Cat’s so good at it, even the fricking CHOIRS are at the point of throwing their hands up in the air and going “fuck, I don’t know, mate!”

    Kairos and Hackram seem to be getting along well!

    (Told you, Kairos is privately delighted isn’t he? Look, he’s even taking his goat into battle!)

    While normally I don’t point out the typos, since other folk do a bang-up job, But “the Hierarch’s authority was a shame” *probably* was intended to be “sham,” I couldn’t help but giggle, because it’s not entirely innacurate the way it is..

    Liked by 7 people

        • Yeah, I noticed THAT three seconds after hitting “post” as well… But elected not to make a third comment in a row. Unfortunately, I am one of those people who generally only catches the typos on the second pass myself and thus always too late on something I can’t edit… (Rare is the post i make elsewhere that doesn’t require at least one edit.)

          Liked by 2 people

  17. Alright, so we were told that Catherine’s three messages were a “knife”, a “bet”, and a “lie”. I now have a guess as to which was which.

    The “knife”: I’m thinking this is her message to Pilgrim – as we saw here, it forces him to abandon his original plan and choose between two less-desirable options. This make the message a way to harm Tariq’s position.

    The “bet”: It seems to me that the bet was that Kairos couldn’t let the other sides make peace without him, so the message to him was a bet that he would accept the offer it contained.

    The “lie”: Here I’m going out on more of a limb. The message to the Callowan leadership was to read up on Theodosius’ dilemma, which I’m assuming pertains to how Isabella fed all her leaders different battle plans on the eve of the Maddened Fields. Given how Catherine is deliberately keeping her subordinates in the dark, it seems to me that the “lie” is the impression she’s giving that she has some sort of complicated scheme based on getting everyone else to engage in specific behavior based on information she feeds them, an intricate Xanatos Gambit.

    The thing is, she learned in Keter about all the problems with intricate, interlocking schemes, so instead, I think she’s just using the incomplete information to give the impression of an intricate scheme to anyone mind-reading her subordinates, thus ensuring they’ll have to limit the complexity of their own plans on account of the complicated gambit that doesn’t actually exist.

    Liked by 3 people

    • Except that as she pointed out to her own people, the three parts don’t actually depend on each other — any one of them can play out by itself. On the other hand, if two, or all three, of them do work, they combine and Cat can win really big..

      Liked by 2 people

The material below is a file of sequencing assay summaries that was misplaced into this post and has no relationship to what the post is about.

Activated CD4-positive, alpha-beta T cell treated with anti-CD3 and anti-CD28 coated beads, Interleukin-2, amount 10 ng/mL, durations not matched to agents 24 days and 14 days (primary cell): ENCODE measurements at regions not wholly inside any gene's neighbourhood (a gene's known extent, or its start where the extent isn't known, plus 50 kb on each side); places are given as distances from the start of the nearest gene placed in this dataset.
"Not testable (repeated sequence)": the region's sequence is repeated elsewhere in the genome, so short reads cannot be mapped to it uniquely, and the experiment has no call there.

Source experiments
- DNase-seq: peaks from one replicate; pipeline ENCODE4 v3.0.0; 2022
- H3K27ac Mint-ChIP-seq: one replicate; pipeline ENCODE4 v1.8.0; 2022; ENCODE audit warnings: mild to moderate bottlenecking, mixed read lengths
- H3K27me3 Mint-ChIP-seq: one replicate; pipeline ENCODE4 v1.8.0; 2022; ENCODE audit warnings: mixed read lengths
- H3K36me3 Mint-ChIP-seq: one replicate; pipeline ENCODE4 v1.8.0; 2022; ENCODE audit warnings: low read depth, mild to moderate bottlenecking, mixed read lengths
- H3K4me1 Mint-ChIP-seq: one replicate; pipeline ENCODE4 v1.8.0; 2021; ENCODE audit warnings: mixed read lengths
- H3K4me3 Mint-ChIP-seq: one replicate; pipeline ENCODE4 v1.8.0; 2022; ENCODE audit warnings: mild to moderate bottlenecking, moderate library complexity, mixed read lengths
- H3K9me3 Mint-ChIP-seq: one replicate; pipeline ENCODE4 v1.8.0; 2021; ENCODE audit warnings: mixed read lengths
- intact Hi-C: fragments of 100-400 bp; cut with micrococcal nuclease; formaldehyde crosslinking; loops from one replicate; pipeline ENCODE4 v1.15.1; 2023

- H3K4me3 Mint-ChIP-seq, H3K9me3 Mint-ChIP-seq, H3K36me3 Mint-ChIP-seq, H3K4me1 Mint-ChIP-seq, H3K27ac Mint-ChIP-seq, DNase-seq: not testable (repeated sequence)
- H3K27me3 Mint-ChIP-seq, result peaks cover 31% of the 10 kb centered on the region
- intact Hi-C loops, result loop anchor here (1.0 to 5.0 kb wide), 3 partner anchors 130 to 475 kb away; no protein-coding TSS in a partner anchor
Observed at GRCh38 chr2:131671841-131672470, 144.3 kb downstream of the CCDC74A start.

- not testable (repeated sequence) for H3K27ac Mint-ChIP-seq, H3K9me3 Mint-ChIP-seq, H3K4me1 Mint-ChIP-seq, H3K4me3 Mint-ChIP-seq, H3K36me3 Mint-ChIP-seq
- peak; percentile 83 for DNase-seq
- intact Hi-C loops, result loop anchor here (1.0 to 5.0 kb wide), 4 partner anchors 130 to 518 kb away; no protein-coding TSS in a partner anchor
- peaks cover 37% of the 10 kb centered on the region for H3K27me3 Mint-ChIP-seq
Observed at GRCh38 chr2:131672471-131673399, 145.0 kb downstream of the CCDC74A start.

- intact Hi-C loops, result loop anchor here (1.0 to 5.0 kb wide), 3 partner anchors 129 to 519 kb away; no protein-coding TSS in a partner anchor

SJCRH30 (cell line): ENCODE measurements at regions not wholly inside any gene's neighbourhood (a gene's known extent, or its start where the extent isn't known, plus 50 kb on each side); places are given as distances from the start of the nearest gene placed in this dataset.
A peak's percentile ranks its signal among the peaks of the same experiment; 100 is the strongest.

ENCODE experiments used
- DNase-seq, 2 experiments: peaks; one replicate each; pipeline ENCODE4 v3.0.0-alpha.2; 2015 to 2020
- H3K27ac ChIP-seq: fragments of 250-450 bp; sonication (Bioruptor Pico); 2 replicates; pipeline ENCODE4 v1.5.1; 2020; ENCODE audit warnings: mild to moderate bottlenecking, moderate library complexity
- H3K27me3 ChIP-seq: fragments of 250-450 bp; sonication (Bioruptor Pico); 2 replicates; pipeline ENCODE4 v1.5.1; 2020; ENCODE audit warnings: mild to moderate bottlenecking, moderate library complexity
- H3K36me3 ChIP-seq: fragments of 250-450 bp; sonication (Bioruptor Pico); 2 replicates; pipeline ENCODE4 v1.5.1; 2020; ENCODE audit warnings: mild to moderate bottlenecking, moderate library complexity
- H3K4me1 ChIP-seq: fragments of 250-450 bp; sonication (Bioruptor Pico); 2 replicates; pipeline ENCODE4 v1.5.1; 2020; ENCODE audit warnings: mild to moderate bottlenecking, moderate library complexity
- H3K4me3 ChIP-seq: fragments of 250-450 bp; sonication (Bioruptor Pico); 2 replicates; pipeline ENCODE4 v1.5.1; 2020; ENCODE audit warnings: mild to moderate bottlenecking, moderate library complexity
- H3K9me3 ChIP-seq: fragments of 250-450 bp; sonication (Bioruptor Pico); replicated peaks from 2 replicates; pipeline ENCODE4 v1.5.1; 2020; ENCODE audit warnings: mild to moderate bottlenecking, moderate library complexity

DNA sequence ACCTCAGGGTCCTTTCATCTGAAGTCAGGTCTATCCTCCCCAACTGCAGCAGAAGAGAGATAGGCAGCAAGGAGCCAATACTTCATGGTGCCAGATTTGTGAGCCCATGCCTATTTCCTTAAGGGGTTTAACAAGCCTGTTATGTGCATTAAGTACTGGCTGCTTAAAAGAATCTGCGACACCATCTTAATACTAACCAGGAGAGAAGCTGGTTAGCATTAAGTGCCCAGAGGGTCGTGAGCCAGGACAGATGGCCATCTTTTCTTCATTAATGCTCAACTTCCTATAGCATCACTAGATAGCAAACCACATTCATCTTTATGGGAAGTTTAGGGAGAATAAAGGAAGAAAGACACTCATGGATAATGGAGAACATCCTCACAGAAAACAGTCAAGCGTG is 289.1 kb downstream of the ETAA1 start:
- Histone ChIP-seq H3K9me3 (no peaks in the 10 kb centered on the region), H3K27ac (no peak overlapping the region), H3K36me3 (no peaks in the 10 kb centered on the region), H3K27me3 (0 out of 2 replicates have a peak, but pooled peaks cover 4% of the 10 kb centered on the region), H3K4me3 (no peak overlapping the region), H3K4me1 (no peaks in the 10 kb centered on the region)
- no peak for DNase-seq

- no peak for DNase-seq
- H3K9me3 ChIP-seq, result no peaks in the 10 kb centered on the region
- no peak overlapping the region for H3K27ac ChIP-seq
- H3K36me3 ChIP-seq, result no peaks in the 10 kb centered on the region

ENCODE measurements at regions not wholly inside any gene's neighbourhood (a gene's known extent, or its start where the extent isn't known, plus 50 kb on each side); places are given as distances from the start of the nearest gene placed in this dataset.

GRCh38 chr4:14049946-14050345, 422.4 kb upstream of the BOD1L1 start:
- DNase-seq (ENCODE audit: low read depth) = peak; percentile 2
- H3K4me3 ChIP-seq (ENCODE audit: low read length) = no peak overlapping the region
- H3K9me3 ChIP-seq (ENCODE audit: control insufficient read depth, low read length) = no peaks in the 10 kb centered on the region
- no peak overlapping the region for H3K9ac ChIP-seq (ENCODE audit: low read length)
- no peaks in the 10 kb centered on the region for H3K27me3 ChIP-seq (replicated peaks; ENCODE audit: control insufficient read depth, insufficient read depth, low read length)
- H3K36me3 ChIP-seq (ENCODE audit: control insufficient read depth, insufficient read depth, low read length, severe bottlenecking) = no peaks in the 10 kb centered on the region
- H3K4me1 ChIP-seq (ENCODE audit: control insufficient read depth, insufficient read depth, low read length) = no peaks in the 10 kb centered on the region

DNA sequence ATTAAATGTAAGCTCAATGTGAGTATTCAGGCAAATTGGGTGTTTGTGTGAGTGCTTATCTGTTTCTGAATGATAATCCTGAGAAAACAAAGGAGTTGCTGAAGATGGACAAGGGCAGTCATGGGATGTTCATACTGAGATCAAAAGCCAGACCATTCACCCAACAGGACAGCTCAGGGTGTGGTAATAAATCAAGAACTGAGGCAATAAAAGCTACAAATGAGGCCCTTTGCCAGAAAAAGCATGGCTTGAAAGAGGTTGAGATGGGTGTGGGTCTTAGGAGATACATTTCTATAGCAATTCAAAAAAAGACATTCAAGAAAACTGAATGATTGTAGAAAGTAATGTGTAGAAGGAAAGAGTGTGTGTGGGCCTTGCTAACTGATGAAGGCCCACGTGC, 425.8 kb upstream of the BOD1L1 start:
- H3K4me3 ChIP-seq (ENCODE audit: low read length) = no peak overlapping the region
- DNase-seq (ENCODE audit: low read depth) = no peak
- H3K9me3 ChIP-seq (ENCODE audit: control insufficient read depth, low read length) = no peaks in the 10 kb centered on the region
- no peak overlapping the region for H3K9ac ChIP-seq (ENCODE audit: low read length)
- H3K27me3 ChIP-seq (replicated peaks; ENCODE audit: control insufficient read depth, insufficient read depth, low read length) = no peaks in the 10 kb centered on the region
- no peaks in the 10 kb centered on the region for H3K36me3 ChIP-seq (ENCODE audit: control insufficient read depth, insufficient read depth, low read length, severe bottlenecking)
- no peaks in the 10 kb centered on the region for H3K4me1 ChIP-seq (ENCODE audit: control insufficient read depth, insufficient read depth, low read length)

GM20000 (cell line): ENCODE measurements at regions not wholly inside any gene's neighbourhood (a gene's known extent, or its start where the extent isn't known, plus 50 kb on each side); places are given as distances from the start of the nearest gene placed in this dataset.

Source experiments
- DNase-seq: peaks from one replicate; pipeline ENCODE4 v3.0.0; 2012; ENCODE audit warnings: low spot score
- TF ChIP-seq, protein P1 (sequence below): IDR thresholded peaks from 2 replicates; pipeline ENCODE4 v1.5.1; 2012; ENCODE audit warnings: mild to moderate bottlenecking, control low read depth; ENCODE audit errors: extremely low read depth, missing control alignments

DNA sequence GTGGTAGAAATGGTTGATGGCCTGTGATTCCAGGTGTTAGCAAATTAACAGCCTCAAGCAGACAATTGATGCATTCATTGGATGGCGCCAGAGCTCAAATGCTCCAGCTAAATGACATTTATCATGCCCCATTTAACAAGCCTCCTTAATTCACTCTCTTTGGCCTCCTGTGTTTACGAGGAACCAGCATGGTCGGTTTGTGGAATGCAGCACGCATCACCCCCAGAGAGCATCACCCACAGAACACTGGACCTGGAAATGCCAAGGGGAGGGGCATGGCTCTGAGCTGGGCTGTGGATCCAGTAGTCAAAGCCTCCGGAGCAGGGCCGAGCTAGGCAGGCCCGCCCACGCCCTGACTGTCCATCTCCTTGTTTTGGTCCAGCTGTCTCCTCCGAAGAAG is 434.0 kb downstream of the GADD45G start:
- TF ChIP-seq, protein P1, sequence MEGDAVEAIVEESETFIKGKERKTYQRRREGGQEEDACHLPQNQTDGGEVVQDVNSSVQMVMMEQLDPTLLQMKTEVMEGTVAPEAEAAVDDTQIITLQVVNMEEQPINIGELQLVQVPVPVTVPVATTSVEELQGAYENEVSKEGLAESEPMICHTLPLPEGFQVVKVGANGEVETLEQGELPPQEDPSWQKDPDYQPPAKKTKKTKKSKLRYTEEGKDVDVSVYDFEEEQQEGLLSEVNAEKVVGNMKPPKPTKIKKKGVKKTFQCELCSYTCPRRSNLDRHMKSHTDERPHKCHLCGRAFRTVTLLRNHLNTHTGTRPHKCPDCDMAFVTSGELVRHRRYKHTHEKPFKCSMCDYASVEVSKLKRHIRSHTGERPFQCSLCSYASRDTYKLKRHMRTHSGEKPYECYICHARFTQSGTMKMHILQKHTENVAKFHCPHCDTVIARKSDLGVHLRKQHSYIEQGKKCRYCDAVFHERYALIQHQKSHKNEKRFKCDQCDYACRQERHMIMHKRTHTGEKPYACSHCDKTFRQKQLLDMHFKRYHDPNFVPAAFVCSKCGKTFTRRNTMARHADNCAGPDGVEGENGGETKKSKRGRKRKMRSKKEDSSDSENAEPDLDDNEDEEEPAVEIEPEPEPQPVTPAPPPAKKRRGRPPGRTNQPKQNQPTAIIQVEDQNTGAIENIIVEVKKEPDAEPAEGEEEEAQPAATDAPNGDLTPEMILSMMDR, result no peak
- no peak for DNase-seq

• Kairos letter appears to me to be the thing that brings surest result, while Pilgrim may do anything (in the realm of probability) as a result. Surrender may be a lie even, given that all other letters kind of violate Pilgrim’s letter’s uncoditional surrender. Also, Cat hasn’t yet showed Pilgrim what would happen for daring to take a swing at her, and surrender can’t be the that, even thousands dead to drow onslaught aren’t enough to dissuade Pilgrim from attempting something again.

      Liked by 2 people

      • The surrender can’t be a lie, as Tariq has pointed out – it’s too bad/stupid a move in itself. Tariq doesn’t need to know what kind of scheme Catherine could use to work around it, he looks at the meta situation and concludes that she has to mean it, in order to not come out the loser.

        * she has to mean it in the event that it is genuinely accepted at face value and with no intent of treachery on Pilgrim’s side, which is something she can’t quite count on from her side, hence the contingencies allowing her to back out of it if it ends up biting her in the ass

        It’s a Prisoner’s Dilemma where sides can change their decision after seeing that of the other person 🙂

        Liked by 1 person

        • All three letters are contingency plans in to nudge events into needed direction. Letter to Pilgrim in conjuction with letter to Kairos always make Kairos to attack. Cat commits meta-narrative suicide – Kairos attacks, Cat actually surrenders – Kairos attacks, Pilgrim commits meta-narrative suicide – Kairos still attacks, maybe he will attack Cat in this case, though. Letter to Pilgrim doesn’t need to bet on anything, it can be a total lie and still do it’s job, that’s what i meant.

          Liked by 2 people

          • If the job you think it needs to do is getting Kairos to attack, sure.

            But the more important job it’s doing is shifting the meta-narrative in Catherine’s favor. And it needs to be in good faith for that to work.

            Liked by 1 person

      • Swords are weapons to be wielded and therefore so is Laurence de Montfort. I think she’ll follow Tariq’s lead in the end, even if there is some push back. Some swords need to draw blood before they are sheathed again, even if it’s the weilder’s.

        Of course taking this sword talk to it’s logical conclusion. Swords are stored in scabbards, and so is Laurence de Montfort. Robber will let her out later, maybe.

        Liked by 3 people

  18. “And to think, all that time it was your cup that was poisoned.”
    “They were both poisoned. I spent the last few years building up an immunity to iocane powder.”

    /toasts the Pilgrim


  19. I really love the Tyrant.

    And wow, that part about the Book-of-all-things being read by a gargoyle is so funny! xD

    “no one noticed the difference” – he hinted.